Lucille Mulhall was an authentic cowgirl who found fame in both wild west shows and the rodeo circuit. She interests me for several reasons. For one, humorist Will Rogers began his career as a cowboy on her father Zack Mulhall’s Oklahoma ranch, later joining Mulhall’s wild west show, billed as the “Cherokee Kid.”
It was Will Rogers who claimed that the term “cowgirl” was first coined (circa 1900) to describe Lucille Mulhall and her ranch skills. Lucille is famous for many reasons, largely because she could rope and ride like none other. She could rope eight men riding abreast (1). She was the most famous cowgirl of her time, catching both Teddy Roosevelt’s eye (who invited her to the White House) and Geronimo’s (who gave her a beaded vest and a decorated bow).
But I started researching Lucille Mulhall largely because of a reference in many sources to her uncanny ability as a horse trainer. She could train horses to do things others couldn’t. Of her unique ability, Lucille Mulhall said,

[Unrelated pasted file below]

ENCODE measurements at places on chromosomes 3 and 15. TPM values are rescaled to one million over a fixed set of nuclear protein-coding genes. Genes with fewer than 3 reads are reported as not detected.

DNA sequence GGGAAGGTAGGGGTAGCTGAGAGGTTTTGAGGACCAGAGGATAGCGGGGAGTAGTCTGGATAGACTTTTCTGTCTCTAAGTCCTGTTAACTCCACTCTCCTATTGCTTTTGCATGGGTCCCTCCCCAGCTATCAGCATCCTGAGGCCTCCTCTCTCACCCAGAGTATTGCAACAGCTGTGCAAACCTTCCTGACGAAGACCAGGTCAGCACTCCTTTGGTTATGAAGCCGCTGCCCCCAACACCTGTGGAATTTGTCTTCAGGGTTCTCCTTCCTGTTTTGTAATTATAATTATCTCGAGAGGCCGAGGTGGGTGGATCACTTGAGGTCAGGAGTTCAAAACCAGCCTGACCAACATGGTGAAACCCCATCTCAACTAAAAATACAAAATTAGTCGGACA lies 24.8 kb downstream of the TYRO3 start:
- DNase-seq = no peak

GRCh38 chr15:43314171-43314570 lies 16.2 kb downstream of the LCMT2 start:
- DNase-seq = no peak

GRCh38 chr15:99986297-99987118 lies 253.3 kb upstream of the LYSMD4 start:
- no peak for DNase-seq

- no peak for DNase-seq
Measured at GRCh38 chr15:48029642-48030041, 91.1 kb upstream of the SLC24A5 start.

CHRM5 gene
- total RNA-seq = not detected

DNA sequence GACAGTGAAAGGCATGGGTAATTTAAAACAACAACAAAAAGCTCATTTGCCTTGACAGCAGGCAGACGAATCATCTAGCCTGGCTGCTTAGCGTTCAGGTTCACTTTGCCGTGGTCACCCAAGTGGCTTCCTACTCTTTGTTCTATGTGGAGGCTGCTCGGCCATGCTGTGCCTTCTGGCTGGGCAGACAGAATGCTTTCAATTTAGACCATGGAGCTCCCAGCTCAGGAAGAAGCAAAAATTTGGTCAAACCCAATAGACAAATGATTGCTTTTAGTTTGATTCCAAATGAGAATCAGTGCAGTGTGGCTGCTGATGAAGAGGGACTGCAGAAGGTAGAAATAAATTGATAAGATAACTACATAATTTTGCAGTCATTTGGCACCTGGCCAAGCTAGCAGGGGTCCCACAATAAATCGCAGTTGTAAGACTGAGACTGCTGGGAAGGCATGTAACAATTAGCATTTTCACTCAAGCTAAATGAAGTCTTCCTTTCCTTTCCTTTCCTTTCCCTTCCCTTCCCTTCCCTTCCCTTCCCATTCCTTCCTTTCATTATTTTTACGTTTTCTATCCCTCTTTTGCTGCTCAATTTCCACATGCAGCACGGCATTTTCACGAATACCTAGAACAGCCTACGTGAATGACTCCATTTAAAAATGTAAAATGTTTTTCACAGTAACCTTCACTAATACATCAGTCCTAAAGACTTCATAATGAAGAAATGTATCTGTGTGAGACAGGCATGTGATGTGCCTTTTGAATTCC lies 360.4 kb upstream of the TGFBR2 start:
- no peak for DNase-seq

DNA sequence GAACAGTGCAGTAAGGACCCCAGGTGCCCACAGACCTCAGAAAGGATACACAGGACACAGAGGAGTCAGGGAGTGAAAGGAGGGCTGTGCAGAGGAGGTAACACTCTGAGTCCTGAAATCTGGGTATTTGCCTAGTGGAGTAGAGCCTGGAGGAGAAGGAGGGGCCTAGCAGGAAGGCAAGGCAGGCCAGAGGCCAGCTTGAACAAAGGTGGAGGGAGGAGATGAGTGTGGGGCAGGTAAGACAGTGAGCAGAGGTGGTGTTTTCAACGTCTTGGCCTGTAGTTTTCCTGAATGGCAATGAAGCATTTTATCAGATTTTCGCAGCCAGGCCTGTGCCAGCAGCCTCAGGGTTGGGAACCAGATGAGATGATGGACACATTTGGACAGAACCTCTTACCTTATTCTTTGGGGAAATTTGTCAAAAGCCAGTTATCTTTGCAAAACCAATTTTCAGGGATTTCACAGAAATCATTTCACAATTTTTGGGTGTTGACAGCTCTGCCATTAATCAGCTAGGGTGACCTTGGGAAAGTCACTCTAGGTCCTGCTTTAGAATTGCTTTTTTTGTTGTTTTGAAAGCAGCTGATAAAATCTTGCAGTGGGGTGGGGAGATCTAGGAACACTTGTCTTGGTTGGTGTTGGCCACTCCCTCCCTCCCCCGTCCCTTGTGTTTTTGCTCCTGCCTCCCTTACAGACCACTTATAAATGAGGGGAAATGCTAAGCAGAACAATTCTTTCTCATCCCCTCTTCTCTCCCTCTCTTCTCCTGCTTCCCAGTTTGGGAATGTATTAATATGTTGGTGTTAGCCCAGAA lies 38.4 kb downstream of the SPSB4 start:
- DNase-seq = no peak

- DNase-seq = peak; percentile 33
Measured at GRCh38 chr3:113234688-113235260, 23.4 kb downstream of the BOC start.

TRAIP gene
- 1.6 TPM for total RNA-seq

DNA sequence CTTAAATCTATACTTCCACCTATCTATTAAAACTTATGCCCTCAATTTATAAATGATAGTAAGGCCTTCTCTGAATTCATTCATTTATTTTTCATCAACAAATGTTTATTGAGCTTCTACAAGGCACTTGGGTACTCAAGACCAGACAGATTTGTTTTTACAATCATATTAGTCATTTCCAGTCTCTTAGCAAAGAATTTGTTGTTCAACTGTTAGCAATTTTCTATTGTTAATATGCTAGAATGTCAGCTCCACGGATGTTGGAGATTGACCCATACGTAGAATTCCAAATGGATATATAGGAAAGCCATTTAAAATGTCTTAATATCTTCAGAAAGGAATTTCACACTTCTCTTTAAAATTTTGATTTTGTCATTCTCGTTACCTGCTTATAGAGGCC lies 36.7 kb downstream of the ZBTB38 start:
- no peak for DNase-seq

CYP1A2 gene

My system of training consists of three things – patience, perseverence, and gentleness. Gentleness I consider one of the greatest factors in successful training….Governor, the horse I ride in our exhibitions,…has nearly forty tricks….He can shoot a gun; pull off a man’s coat and put it on again; can roll a barrel; can walk up stairs and down again – a difficult feat; is perfect in the march and the Spanish trot; extends the forelegs so that an easy mount may be made; kneels, lies down and sits up; indeed, he…does nearly everything but talk.
I’d love to have seen Governor’s tricks, especially the one when he pulls off a man’s coat. But what is unclear is whether or not Governor is pulling the coat off his own body or some man’s!
(1) Alter, Judy. Wild West Shows: Rough Riders and Sure Shots Watts: New York, 1997.